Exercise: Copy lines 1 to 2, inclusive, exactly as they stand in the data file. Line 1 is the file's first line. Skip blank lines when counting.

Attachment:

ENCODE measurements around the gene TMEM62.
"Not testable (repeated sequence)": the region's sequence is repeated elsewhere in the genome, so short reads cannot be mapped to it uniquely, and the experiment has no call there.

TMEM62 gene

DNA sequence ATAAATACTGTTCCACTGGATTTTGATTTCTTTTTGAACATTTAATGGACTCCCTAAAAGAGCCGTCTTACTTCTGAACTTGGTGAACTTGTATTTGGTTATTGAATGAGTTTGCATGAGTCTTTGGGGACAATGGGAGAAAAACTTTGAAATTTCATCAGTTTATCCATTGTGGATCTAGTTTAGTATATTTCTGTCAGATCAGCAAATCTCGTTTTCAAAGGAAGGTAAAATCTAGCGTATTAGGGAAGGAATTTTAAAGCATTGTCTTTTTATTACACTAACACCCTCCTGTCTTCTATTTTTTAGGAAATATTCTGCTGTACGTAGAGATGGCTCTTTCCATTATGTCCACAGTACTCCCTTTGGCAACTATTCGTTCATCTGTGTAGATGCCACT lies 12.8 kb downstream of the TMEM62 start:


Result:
ENCODE measurements around the gene TMEM62.
"Not testable (repeated sequence)": the region's sequence is repeated elsewhere in the genome, so short reads cannot be mapped to it uniquely, and the experiment has no call there.